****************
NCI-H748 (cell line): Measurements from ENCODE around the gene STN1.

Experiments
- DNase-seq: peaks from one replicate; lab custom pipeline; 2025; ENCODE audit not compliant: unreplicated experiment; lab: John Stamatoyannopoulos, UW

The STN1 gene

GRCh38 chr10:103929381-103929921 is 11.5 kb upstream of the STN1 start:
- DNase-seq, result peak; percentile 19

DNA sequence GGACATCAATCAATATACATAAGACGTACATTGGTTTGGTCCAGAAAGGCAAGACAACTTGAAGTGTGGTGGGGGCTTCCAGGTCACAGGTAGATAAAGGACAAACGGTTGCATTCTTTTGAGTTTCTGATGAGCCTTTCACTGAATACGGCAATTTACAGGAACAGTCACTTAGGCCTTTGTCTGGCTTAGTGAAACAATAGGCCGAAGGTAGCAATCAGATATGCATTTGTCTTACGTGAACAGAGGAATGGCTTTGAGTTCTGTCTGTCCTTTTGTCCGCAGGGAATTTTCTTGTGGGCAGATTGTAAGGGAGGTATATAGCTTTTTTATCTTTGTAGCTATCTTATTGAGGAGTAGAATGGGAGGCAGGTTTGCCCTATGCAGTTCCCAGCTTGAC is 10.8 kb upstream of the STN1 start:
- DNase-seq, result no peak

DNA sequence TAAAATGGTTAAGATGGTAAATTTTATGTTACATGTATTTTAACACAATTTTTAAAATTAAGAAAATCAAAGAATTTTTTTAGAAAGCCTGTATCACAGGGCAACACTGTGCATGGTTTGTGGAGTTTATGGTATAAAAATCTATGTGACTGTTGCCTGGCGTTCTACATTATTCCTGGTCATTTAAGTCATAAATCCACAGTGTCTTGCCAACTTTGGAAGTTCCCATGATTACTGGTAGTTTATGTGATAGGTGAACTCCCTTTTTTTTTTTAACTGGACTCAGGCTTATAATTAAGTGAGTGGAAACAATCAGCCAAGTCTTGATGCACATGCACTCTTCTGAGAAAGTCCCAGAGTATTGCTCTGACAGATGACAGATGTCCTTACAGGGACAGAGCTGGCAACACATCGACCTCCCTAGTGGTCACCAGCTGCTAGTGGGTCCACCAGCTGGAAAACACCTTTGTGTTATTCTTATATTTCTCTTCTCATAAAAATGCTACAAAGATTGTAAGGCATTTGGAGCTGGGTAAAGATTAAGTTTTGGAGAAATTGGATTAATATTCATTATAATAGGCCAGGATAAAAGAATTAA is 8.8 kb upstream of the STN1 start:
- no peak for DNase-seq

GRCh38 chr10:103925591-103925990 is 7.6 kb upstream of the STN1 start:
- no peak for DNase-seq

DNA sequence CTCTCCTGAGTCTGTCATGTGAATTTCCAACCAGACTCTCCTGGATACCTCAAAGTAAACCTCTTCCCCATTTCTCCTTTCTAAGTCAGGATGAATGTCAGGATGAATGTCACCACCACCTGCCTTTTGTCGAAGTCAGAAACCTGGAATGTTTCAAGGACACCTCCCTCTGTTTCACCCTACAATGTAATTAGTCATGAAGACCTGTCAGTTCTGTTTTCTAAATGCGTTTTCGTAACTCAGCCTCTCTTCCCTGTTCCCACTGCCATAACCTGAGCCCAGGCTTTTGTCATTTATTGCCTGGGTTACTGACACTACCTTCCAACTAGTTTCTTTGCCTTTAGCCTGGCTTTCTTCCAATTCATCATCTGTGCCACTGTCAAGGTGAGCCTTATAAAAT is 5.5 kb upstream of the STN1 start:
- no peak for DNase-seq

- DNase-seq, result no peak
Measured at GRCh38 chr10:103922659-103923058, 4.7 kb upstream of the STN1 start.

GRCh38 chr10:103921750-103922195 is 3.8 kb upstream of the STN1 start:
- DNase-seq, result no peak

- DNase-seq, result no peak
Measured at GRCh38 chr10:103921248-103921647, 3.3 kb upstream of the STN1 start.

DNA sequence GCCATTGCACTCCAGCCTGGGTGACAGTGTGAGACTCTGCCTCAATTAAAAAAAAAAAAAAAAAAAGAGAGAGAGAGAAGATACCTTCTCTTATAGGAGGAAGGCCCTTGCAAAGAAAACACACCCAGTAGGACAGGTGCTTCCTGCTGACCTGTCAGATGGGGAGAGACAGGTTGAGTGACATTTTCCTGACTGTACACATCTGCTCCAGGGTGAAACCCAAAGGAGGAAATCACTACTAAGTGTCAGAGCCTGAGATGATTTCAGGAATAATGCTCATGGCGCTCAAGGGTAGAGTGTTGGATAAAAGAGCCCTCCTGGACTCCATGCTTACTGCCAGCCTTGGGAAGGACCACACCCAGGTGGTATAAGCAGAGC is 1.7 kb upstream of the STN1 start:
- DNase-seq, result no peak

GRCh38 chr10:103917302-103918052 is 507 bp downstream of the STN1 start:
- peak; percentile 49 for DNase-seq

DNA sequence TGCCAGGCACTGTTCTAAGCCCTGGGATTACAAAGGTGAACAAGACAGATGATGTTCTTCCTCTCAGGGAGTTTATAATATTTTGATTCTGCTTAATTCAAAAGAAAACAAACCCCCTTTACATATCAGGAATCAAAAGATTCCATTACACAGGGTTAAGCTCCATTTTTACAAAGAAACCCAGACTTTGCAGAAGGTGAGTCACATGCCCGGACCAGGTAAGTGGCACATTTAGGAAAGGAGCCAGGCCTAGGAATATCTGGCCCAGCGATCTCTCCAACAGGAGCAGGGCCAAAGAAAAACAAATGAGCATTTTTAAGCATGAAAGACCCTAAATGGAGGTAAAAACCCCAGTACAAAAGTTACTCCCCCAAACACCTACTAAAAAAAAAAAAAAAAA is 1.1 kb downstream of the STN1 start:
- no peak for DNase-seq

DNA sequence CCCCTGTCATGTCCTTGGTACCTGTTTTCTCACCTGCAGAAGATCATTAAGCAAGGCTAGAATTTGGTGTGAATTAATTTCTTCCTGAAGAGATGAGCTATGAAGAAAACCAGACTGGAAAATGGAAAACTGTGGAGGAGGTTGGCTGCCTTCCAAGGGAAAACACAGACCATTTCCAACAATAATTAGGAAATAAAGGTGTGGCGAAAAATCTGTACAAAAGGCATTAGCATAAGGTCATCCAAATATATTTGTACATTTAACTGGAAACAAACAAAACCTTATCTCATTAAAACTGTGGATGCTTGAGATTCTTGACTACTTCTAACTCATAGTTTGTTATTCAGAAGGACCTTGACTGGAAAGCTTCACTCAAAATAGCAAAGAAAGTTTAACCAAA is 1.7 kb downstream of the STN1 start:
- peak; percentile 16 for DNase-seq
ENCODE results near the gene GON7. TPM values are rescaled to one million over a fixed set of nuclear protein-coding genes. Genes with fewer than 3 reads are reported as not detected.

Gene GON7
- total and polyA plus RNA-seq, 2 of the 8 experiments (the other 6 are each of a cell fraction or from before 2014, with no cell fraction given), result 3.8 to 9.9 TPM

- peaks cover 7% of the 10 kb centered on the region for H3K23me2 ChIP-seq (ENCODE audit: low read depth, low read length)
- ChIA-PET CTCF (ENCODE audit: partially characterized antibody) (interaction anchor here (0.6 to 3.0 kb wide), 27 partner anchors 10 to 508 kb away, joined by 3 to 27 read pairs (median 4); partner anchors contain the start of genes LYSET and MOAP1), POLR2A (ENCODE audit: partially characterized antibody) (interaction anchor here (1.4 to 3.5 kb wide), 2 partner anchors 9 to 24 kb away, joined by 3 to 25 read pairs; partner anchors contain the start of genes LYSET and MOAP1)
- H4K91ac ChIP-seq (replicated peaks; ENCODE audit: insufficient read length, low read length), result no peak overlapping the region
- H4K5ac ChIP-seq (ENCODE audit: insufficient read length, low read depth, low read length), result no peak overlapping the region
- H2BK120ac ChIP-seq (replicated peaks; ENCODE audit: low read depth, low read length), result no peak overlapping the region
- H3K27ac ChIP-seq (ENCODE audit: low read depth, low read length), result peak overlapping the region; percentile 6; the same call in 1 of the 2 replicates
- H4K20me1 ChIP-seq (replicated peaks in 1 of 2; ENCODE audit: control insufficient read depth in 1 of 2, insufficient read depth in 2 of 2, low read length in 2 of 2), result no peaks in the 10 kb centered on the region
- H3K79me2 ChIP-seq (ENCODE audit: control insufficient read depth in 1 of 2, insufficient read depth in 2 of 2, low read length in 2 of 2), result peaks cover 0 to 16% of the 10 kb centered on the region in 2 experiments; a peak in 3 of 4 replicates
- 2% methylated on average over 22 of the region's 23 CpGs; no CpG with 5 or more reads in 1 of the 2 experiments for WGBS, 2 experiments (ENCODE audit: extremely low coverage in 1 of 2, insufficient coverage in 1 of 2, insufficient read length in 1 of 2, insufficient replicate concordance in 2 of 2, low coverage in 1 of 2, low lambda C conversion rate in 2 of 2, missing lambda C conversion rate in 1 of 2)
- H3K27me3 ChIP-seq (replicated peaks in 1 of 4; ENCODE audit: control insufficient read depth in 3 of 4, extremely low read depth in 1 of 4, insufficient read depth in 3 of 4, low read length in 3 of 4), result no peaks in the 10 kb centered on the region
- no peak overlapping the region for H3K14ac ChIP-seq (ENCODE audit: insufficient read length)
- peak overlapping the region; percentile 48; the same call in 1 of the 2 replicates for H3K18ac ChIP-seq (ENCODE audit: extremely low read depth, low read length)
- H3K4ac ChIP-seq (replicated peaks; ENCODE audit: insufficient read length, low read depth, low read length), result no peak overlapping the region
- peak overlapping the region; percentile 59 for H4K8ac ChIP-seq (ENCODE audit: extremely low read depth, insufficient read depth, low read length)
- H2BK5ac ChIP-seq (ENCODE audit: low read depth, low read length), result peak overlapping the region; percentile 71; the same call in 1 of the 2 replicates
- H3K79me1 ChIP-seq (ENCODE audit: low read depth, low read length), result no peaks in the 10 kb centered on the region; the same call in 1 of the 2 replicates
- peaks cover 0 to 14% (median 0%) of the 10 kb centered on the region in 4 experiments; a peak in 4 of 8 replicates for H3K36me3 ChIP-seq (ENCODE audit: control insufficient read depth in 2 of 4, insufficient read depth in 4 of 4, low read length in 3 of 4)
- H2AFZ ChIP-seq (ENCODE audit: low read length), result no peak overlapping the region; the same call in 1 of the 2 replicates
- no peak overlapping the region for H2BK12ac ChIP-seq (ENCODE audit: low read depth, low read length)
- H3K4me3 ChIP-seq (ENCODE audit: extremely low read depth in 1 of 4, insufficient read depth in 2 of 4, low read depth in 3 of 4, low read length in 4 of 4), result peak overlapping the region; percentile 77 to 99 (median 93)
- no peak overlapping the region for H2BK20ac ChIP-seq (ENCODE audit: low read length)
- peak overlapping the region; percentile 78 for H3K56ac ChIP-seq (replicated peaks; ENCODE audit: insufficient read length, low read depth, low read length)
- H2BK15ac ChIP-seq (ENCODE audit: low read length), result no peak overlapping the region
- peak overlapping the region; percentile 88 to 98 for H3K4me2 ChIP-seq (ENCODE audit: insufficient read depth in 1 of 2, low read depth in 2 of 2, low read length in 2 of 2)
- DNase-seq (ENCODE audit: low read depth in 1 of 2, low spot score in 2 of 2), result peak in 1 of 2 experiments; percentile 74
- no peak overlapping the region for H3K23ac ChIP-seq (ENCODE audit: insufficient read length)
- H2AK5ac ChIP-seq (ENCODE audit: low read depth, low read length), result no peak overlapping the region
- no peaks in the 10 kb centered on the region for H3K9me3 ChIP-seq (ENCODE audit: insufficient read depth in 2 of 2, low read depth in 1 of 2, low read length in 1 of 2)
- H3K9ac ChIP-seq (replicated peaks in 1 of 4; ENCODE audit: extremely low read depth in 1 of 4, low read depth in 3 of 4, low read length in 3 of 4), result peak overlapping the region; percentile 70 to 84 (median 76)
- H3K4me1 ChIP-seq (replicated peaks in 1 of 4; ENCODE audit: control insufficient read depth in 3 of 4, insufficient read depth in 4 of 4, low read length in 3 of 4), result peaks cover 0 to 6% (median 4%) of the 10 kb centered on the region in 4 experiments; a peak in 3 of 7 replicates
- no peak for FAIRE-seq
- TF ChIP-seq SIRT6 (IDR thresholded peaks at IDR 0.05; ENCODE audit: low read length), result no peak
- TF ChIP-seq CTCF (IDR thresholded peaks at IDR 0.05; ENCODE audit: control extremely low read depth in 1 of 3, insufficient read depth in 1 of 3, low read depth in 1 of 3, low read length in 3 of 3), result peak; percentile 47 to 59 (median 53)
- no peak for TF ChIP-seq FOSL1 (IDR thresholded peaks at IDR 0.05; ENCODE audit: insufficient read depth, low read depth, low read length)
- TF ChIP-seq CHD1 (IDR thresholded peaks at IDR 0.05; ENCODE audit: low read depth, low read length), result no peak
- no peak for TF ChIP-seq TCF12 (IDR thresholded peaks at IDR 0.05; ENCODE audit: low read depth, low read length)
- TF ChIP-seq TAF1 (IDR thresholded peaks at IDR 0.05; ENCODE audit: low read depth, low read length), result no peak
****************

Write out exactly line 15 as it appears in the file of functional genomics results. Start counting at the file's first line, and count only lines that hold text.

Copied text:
- DNase-seq, result no peak